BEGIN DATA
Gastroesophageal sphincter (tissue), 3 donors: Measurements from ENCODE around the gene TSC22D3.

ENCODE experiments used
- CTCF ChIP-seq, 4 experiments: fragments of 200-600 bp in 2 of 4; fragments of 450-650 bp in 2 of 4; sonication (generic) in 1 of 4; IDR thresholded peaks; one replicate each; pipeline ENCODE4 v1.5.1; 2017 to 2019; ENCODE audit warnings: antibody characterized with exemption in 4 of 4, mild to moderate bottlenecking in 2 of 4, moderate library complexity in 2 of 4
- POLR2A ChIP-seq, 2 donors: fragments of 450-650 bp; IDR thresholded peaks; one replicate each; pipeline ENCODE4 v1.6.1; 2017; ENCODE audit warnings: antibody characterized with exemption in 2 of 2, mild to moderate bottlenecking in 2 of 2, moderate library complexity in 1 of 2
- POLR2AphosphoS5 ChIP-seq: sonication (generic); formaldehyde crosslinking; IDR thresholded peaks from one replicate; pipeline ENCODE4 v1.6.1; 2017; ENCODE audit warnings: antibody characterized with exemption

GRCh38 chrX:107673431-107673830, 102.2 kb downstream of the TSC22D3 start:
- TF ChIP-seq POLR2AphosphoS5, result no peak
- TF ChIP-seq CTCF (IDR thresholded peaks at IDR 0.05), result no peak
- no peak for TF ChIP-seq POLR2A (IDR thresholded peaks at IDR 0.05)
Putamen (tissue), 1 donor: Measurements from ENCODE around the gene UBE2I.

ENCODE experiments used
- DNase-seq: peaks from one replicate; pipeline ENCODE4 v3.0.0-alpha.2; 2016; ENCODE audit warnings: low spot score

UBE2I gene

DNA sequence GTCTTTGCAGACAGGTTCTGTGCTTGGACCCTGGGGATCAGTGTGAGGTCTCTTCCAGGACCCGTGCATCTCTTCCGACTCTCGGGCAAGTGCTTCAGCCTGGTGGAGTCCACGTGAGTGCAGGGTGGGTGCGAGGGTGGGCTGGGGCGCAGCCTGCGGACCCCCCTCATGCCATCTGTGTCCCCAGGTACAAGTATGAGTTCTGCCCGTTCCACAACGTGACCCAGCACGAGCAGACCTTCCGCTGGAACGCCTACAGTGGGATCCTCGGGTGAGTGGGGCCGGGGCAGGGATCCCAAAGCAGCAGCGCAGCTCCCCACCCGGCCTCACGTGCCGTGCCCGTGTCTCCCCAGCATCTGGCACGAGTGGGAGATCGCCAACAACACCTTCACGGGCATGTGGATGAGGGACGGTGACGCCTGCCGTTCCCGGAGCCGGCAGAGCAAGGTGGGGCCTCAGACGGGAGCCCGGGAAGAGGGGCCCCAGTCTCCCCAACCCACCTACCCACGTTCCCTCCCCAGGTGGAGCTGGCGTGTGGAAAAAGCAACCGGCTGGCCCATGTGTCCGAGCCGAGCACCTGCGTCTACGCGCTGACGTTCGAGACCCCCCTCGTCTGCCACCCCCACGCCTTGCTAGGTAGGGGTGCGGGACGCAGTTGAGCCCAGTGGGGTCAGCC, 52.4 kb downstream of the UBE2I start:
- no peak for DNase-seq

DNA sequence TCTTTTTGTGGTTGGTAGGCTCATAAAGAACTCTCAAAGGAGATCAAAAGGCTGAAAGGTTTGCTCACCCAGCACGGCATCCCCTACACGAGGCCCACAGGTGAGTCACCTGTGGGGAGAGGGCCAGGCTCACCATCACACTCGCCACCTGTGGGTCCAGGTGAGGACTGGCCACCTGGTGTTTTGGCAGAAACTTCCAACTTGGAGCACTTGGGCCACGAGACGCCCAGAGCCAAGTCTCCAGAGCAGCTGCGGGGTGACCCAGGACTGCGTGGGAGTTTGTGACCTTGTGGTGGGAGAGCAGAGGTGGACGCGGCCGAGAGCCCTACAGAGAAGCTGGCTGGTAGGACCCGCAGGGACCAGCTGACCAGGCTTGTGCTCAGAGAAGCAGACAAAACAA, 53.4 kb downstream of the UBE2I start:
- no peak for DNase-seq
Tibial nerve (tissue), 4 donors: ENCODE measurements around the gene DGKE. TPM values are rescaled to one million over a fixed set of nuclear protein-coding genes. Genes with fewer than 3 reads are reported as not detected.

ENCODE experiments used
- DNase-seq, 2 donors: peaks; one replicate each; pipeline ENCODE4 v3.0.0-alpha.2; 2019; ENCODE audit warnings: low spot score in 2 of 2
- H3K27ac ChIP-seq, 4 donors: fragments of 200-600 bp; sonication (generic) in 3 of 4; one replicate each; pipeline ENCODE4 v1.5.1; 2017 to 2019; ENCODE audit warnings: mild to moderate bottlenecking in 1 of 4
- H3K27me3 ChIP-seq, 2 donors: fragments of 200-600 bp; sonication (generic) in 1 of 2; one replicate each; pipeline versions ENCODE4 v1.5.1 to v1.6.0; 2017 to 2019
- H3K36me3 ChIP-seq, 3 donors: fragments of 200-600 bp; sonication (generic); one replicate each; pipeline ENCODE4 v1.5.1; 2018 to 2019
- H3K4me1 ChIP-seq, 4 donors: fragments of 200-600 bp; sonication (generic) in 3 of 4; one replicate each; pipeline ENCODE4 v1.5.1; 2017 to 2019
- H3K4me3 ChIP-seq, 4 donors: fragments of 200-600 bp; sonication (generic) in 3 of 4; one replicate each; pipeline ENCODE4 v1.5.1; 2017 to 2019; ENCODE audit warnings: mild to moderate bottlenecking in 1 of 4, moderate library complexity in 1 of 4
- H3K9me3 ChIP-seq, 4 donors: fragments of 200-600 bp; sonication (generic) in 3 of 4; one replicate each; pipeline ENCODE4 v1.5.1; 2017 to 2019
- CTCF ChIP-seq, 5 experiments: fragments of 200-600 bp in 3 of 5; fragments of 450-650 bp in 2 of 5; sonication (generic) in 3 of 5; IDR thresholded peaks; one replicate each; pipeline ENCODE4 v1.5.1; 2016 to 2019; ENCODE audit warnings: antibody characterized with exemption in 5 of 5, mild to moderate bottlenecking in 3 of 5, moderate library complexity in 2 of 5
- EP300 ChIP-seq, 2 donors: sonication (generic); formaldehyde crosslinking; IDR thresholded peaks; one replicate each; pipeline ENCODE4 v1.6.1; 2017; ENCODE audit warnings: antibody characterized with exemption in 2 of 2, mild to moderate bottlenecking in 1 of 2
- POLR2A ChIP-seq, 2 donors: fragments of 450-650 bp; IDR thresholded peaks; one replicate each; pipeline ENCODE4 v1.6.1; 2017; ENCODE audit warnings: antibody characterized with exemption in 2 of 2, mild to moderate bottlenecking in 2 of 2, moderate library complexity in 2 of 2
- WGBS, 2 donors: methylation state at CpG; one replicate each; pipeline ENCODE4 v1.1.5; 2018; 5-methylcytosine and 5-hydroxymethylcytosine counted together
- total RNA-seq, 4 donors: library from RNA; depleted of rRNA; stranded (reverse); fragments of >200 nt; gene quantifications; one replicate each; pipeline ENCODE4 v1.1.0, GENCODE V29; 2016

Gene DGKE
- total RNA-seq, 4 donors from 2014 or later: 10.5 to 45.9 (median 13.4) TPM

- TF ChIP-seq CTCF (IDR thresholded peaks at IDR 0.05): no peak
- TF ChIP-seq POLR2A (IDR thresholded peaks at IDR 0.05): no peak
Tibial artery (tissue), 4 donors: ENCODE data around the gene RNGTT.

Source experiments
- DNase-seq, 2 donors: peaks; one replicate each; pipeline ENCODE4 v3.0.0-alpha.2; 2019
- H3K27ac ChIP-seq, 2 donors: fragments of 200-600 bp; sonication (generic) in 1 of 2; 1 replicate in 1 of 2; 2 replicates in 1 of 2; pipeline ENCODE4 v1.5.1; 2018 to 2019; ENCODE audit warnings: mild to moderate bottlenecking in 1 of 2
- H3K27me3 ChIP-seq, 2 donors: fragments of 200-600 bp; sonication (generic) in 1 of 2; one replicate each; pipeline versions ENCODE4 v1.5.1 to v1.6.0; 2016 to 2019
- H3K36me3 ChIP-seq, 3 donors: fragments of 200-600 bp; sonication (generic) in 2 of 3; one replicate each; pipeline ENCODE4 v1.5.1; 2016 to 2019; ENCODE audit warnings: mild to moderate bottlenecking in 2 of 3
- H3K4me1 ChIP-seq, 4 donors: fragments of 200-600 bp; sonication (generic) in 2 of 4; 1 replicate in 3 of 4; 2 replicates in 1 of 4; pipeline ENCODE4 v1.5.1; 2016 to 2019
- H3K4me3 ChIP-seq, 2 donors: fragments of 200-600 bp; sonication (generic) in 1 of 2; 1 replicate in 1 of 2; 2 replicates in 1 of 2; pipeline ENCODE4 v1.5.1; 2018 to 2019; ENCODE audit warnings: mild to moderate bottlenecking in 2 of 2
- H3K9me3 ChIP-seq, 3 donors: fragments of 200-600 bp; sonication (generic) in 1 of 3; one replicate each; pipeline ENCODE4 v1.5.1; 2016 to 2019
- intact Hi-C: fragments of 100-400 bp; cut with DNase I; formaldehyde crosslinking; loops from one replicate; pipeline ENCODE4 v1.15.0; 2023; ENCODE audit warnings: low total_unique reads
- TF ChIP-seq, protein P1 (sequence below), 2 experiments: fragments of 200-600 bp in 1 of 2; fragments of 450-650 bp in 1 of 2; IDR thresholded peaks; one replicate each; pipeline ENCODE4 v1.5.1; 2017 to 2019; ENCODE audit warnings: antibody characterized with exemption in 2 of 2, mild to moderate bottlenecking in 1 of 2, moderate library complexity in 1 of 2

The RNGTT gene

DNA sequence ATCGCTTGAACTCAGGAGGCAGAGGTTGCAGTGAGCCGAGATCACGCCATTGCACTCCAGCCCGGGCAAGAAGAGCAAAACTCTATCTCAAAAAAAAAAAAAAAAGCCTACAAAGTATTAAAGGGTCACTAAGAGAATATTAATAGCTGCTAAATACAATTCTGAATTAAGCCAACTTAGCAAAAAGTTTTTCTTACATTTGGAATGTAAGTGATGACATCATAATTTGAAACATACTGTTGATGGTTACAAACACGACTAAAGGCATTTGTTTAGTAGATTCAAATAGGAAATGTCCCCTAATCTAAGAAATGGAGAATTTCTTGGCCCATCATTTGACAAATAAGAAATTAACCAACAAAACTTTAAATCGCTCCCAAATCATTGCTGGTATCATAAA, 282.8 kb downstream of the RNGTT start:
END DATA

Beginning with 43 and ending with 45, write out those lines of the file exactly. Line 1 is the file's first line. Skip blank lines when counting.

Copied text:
- H3K4me3 ChIP-seq, 2 donors: fragments of 200-600 bp; sonication (generic) in 1 of 2; 1 replicate in 1 of 2; 2 replicates in 1 of 2; pipeline ENCODE4 v1.5.1; 2018 to 2019; ENCODE audit warnings: mild to moderate bottlenecking in 2 of 2
- H3K9me3 ChIP-seq, 3 donors: fragments of 200-600 bp; sonication (generic) in 1 of 3; one replicate each; pipeline ENCODE4 v1.5.1; 2016 to 2019
- intact Hi-C: fragments of 100-400 bp; cut with DNase I; formaldehyde crosslinking; loops from one replicate; pipeline ENCODE4 v1.15.0; 2023; ENCODE audit warnings: low total_unique reads